From the Archives: First Electrocardiograph, 1913

Electrocardiograph1913

Chicago’s first electrocardiograph was installed 100 years ago at Presbyterian Hospital, which later became part of Rush University Medical Center.

Renowned heart specialist and Rush Medical College graduate James B. Herrick, MD, was instrumental in securing the equipment through a gift from Mrs. Cyrus McCormick, Sr., a noted Chicago philanthropist.

She also helped the hospital acquire an improved model in 1915 and provided substantial funding for research in heart disease.

According to the 1939 issue of the Presbyterian Hospital Bulletin, “It was with the aid of these instruments that Dr. Herrick made his first notable discoveries about coronary thrombosis and started on the trail which has brought fame to himself and immeasurable benefit to humanity.”

Electrocardiography measures the heart’s electrical activity and helps detect abnormalities.

From the Archives: ‘The Thrills of Television,’ 1949

PresbyterianChildren502

This photo appeared in the April 1949 issue of the Presbyterian Hospital Bulletin. The caption reads: “Through the generosity of two members of the Children’s Department Committee of the Woman’s Board, patients in that department now enjoy the thrills of television.”

Presbyterian later became part of Rush University Medical Center.

From the Archives: Christmas Caroling, 1938

NursesSingingCarols1939

This image, which appeared in the December 1939 issue of the Presbyterian Hospital Bulletin, shows student nurses singing carols in a hospital corridor on Christmas morning, 1938.

“Care is taken not to disturb any seriously ill patients,” the caption explains, “but all others seem to regard this as a happy way of ushering in the Christmas day that is to be spent in the hospital.”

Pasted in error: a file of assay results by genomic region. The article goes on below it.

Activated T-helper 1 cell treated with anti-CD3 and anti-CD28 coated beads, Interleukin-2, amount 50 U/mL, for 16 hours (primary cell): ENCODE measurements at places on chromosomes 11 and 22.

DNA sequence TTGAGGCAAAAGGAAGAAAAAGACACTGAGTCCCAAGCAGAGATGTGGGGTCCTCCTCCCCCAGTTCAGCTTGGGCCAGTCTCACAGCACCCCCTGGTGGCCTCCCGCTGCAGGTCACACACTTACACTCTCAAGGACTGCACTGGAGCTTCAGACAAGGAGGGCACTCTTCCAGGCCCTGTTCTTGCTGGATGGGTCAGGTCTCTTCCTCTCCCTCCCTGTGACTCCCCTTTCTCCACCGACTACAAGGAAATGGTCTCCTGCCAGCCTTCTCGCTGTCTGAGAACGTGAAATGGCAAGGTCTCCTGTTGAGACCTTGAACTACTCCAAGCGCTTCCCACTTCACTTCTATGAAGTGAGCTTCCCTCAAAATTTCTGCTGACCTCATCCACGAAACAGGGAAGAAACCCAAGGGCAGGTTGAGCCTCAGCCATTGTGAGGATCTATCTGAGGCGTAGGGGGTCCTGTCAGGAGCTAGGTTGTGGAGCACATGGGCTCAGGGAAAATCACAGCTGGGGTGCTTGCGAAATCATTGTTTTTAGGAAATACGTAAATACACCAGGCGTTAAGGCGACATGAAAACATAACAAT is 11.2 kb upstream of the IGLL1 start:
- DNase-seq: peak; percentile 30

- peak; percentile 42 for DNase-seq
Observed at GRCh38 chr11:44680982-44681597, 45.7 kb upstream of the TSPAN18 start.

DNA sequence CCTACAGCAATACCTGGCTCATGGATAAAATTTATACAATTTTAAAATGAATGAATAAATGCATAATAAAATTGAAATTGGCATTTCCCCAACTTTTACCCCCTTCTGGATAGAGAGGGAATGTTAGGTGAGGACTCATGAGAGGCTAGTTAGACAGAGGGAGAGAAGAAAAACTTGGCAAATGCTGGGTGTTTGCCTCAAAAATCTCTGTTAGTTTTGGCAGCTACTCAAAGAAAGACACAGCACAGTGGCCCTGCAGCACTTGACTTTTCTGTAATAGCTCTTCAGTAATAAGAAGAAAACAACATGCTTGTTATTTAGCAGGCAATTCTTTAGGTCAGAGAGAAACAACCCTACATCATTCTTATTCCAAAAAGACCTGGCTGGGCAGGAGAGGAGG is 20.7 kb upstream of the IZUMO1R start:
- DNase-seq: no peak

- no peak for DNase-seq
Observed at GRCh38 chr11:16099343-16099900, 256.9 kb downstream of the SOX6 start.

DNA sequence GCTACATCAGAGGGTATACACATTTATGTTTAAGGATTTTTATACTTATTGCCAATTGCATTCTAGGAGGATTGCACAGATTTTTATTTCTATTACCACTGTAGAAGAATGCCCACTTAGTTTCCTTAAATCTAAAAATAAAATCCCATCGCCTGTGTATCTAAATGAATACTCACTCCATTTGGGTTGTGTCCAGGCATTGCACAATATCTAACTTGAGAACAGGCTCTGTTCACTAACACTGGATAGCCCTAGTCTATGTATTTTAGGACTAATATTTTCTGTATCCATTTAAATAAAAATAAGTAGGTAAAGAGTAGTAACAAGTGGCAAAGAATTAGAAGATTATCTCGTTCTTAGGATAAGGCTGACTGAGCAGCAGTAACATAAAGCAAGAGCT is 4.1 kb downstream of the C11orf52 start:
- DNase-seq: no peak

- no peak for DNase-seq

Presbyterian Hospital later became part of Rush University Medical Center.

From the Archives: Snake Surgery, 1983

By Nathalie Wheaton

In this January 1983 photo, otolaryngologist David D. Caldarelli, MD, left, and his medical team are shown treating an unusual patient.

Flame, a five-foot, poisonous African cobra snake from the Brookfield Zoo, was suffering from mouth cancer.

Despite coming to Rush-Presbyterian-St. Luke’s Medical Center fully anesthetized, doctors had to work carefully around her venomous fangs. The operation was a success and Flame went back to her “normal snake behavior.”

Nathalie Wheaton is assistant archivist in the Rush Archives. Visit the Rush Archives Web page or explore our collections. The Rush Archives welcomes visitors from Rush and the general public. To learn more, please contact rush_archives@rush.edu.

From the Archives: Flag Day, 1991

By Nathalie Wheaton

In 1991, Rush held its third annual Flag Day celebration on the east Atrium lawn where the Tower now stands.

From Rush’s NewsRounds in July 1991:

The event began with the posting of colors and a wreath-laying ceremony in memory of those who gave their lives in war. Speakers included Don Oder, vice president and chief operating officer of the Medical Center; William Maran, northern division supervisor of Veterans Affairs; and Jim Balcer, veterans’ liaison from the Office of the Mayor.

Veterans celebrated the day by wearing combat fatigues and enjoying shared stories of having “been there.”

Nathalie Wheaton is assistant archivist in the Rush Archives. To learn more, please contact rush_archives@rush.edu. Visit the Rush Archives Web page or explore our collections. The Rush Archives welcomes visitors from Rush and the general public.